Saturday, December 10, 2016

Soundtrack for The Strip

The Doors (AM9) introduced the hazy, drug-addled dreamland of Jim Morrison. The set list looks like a 'best of' with one of the strongest openers ever, "Break on Through (To the Other Side)," a track that pretty much defines the newly celebrated drug-culture of the mid-60s. "Light My Fire," the anthemic closer to the A side is one of 60's most endearing moments, from the infectious organ intro to Robbie Kreiger's typically underrated guitar work, "Light My Fire" may be the finest single of the decade. (The edited version at just over three minutes, and minus most of the solos, spent three weeks at No. 1.)    

Certainly, the most affecting track is the hypnotic "The End", an odyssey that drifts, sways, vibrates... "This is the end, my only friend, the end." Terminal and fatalistic, "The End" was just the sort of psychedelic nihilism that appealed to a discontented and oppressed youth roaming the Strip. Decades later it still addresses the faux tragic poet in everyone. There is a moment in many an angst-ridden teen's life when he or she takes The Doors painfully seriously (even today's Caucasian youth who tend to embrace, through hip hop, a culture that isn't even theirs).  It comes right after they're old enough to understand that the world is a serious, confusing, and complicated place and just before they're mature enough to appreciate the value of humor, irony, or self-awareness.  Jim Morrison apparently never matured beyond this state of being and The Doors' earth shaking debut is all the better for it, "The End" its masterstroke. 

On Mr. Tambourine Man (AM8), the 12-string twang of Roger McGuinn's Rickenbacker is as distinctive as that of the Fender Stratocaster: unforgettable and (in the hands of a competent musician) mesmerizing. The Byrds early on were acoustic musicians with no real experience in electric, yet here on their debut the guitar work is complex, interwoven and delicate: electric guitars with "acoustic" sensibility. Maybe it was luck. Mr. Tambourine Man holds the destinction as the first folk-rock album: a juxtaposition of Dylan's brilliant poetry and British Invasion influences, the harmonic vocals are as beautiful as that of the Hollies. For fans of intoxicating melody and harmony, the Dylan compositions are heavenly. The classic Byrds' sound of soaring three-part harmonies and ringing electric 12-string guitars is entirely assimilated by the group here in its infancy.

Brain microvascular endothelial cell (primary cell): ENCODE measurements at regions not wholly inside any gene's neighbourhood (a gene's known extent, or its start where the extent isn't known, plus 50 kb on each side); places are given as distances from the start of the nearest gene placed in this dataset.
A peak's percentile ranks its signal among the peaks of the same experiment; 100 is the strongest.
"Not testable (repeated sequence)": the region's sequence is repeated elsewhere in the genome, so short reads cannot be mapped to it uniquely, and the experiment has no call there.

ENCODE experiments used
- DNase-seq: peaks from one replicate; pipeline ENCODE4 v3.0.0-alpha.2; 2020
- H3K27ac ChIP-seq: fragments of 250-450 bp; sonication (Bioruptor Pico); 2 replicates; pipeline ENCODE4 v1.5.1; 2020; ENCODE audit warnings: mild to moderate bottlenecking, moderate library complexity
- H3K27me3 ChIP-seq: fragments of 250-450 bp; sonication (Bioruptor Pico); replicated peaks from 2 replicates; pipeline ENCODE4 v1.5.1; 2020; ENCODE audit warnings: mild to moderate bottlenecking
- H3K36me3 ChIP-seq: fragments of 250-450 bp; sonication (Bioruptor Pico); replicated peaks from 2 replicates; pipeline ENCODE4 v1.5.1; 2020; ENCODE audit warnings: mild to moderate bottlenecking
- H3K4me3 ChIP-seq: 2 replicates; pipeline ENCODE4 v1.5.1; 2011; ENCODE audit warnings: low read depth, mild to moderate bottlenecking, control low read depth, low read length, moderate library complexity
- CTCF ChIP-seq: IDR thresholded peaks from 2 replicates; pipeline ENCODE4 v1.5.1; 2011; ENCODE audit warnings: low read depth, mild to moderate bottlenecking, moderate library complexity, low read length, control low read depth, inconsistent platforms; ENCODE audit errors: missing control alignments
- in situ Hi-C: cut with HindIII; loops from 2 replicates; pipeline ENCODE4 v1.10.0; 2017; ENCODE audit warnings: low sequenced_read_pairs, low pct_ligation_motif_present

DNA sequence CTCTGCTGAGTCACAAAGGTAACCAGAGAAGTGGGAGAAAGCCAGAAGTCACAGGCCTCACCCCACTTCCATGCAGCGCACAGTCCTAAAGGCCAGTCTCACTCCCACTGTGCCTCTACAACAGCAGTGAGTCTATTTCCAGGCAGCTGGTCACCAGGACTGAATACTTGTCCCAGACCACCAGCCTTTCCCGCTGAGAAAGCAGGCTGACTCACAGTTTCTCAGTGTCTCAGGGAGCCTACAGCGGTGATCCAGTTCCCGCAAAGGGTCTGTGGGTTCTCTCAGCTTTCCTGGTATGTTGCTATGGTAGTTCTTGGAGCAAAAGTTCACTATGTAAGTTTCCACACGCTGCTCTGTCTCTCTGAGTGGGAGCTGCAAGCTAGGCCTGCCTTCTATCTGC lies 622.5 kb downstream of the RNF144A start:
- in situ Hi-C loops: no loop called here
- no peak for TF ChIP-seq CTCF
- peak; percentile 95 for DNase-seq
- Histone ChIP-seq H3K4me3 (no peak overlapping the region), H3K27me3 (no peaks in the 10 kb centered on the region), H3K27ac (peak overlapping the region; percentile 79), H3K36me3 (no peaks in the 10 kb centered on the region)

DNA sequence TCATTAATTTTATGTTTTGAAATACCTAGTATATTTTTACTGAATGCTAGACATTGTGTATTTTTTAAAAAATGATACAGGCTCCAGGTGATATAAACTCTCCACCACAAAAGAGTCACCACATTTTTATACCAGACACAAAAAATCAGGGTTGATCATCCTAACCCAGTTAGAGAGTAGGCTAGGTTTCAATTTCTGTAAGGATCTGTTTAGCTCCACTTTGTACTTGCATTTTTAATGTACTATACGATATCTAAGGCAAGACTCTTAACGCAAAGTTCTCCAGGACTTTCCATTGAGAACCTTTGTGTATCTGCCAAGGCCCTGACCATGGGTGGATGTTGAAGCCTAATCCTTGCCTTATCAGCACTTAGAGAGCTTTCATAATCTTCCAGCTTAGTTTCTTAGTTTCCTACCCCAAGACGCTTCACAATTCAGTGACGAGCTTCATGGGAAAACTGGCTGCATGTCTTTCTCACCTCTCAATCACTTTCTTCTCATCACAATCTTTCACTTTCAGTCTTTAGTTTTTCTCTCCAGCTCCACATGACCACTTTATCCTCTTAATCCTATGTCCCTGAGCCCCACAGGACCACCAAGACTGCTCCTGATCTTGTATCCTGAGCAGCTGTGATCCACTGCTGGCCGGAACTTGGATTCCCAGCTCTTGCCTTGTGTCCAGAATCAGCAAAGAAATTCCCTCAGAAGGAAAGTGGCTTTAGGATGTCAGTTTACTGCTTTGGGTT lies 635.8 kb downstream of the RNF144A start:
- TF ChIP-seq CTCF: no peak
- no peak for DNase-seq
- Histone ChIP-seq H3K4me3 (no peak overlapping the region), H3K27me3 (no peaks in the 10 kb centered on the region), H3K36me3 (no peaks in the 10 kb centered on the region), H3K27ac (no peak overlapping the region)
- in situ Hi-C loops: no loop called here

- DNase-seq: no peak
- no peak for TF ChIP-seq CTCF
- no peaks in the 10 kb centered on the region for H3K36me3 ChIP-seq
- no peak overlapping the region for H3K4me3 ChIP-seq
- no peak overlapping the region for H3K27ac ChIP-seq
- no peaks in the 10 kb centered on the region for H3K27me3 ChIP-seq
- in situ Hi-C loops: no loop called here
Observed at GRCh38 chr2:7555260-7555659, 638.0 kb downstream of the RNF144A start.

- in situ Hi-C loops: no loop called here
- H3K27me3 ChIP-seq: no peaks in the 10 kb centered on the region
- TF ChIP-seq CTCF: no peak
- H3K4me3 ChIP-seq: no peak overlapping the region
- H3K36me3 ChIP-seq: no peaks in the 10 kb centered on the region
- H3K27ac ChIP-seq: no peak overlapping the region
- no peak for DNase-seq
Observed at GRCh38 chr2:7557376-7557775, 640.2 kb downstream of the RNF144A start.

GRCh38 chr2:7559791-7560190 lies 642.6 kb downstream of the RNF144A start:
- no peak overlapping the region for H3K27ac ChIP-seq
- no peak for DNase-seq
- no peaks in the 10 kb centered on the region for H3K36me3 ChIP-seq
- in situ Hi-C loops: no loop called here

Few rock 'n' roll bands hit the ground running as did The Byrds (or The Doors). Their 1965 debut welds folk's socially conscious sentiment to rock's driving backbeat, creating an electric spark that reverberates to this day. The chiming Rickenbacker of the title tune and soaring harmonies of "Spanish Harlem Incident," "All I Really Want To Do" and "Chimes of Freedom" took Dylan's songs to a place he himself could never get. Gene Clark's original "I'll Feel a Whole Lot Better" serves as a template for nearly every lost-love jangle-pop song that ever followed, and though you could dance to its backbeat, The Byrds' arrangement of Pete Seeger's "The Bells of Rhymney" carries its disastrous subtext in the sublime drone of McGuinn's 12-string and the closing harmonies. The band's originals, like "You Won't Have to Cry" and "It's No Use," show off the Beatles' heavy influence (albeit, filtered through The Byrds harmonic sensibilities), as well as the club-rock sounds breaking out along the Strip. Mr. Tambourine Man and The Doors sum up the L.A. 60s vibe yet translate seemlessly to a brave new, youth-oriented, world.